Monday, July 30, 2012

NOAA Scientists Measure Small Gulf Hypoxic Zone; Link Size Reduction to Drought Conditions

(Click this link to a graphical representation
of dead zone size changes over time)
The National Oceanic and Atmospheric Administration's ("NOAA's") National Centers for Coastal Ocean Science (or NCCOS) announced on July 27 that its scientists had observed the fourth smallest hypoxic or oxygen-free zone in the northern Gulf of Mexico since record-keeping began in 1985. Drought conditions in the country's midsection are largely believed to have directly resulted in the "dead zone's" smaller than average size (2,889 square miles), since both lower amounts of water and accompanying plant nutrients (nitrogen and phosphorus) flowed down the Mississippi River system this spring and summer into the Gulf of Mexico. The dead zone is widely acknowledged to be caused by the decrease in dissolved oxygen caused when enormous algal blooms die off and decay (the algal growth being spurred largely by nutrient-laden runoff from agricultural sources upstream in the Mississippi River watershed) (see this USGS Gulf hypoxia study for additional information).

In June 2012 scientists from the NCCOS-funded Northern Gulf of Mexico Ecosystems and Hypoxia Assessment (NGOMEX) program had issued two contrasting predictions of the expected size of this summer's Gulf dead zone. A University of Michigan model had predicted a size of 1,197 square miles, which contrasted with the findings of a Louisiana State University model predicting an hypoxic zone size of 6,213 square miles.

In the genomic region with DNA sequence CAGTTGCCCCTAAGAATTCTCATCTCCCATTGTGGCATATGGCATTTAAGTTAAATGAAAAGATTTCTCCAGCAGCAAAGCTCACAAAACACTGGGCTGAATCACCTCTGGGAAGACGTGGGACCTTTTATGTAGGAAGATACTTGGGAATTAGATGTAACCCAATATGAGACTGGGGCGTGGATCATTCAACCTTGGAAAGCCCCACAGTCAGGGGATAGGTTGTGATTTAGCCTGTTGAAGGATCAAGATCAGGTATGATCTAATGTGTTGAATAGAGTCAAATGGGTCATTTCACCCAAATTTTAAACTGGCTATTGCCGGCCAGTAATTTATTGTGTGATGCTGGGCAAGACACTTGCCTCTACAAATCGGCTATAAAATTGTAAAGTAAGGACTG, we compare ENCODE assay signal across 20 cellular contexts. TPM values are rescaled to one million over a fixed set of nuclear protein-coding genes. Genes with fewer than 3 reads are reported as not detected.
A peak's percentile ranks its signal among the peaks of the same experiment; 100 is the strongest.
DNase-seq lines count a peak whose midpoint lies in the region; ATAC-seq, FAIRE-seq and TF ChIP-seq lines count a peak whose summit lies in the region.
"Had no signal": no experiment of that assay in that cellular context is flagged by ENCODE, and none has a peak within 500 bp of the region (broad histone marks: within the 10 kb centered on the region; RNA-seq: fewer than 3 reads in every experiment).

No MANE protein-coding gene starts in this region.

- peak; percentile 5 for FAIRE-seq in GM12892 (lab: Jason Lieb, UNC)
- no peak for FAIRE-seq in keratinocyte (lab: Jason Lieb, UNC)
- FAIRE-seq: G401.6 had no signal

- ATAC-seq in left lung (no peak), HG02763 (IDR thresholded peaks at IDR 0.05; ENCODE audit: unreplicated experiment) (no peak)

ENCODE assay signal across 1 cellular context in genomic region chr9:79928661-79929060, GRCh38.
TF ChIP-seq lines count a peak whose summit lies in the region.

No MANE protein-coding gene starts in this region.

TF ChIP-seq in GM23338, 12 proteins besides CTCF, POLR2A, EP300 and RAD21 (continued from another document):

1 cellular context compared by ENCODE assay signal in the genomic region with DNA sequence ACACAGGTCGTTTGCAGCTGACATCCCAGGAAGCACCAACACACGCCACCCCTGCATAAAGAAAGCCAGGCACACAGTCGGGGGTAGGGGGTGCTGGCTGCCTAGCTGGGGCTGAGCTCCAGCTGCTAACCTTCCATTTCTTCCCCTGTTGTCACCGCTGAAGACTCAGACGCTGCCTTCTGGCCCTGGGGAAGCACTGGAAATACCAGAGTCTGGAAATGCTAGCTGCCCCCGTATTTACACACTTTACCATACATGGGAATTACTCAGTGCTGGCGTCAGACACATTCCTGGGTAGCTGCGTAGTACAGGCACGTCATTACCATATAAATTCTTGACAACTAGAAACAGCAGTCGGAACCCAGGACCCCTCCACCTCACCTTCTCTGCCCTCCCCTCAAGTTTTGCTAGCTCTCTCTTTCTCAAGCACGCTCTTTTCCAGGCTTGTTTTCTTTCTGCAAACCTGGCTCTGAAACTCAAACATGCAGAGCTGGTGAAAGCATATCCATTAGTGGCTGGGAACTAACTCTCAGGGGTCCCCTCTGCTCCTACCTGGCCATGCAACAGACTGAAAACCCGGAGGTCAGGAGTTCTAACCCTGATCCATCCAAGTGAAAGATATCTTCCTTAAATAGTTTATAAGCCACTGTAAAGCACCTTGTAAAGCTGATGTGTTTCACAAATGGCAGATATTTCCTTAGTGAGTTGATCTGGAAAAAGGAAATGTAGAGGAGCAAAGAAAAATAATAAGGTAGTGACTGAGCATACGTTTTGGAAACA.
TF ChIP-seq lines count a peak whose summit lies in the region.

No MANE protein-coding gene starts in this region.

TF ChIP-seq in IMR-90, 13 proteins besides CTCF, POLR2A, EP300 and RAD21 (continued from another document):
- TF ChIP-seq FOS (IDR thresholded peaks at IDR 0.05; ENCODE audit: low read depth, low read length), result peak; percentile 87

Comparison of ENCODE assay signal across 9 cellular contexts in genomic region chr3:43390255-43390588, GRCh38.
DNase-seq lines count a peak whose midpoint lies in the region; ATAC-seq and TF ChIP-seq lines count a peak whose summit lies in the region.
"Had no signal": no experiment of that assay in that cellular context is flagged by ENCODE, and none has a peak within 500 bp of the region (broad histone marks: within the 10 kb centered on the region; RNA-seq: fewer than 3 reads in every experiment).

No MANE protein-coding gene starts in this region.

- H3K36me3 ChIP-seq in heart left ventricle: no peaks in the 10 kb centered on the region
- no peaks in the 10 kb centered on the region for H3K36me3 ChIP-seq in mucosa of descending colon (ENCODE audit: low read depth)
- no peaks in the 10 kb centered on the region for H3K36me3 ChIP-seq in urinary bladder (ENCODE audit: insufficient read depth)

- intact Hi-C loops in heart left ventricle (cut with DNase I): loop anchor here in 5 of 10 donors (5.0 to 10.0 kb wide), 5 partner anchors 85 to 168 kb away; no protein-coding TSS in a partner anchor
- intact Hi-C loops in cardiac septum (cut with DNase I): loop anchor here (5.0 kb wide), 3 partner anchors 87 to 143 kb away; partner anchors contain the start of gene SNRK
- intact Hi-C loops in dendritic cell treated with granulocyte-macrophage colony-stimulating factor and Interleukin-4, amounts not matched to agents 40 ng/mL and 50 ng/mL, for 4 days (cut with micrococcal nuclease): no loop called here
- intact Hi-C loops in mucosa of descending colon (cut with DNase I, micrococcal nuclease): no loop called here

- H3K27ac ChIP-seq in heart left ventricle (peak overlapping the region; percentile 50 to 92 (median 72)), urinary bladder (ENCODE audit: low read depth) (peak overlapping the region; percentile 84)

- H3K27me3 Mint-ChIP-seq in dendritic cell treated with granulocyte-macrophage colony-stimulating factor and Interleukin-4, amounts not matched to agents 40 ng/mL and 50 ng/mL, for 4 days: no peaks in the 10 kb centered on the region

The smallest dead zone obeserved to date was 15 square miles in 1988, which was another drought year. The largest was measured in 2002 at slightly more than 8,400 square miles (see the above graph or follow this link to a graphical representation of dead zone size changes over time).

The NCCOS Mid-Summer Survey Result's press release noted that "The hypoxic zone that forms each spring and summer off the coast of Louisiana and Texas, threatens (sic) valuable commercial and recreational Gulf fisheries. In 2009, the dockside value of commercial fisheries in the Gulf was $629 million. Nearly three million recreational fishers further contributed about $10 billion to the Gulf economy, taking 22 million fishing trips."

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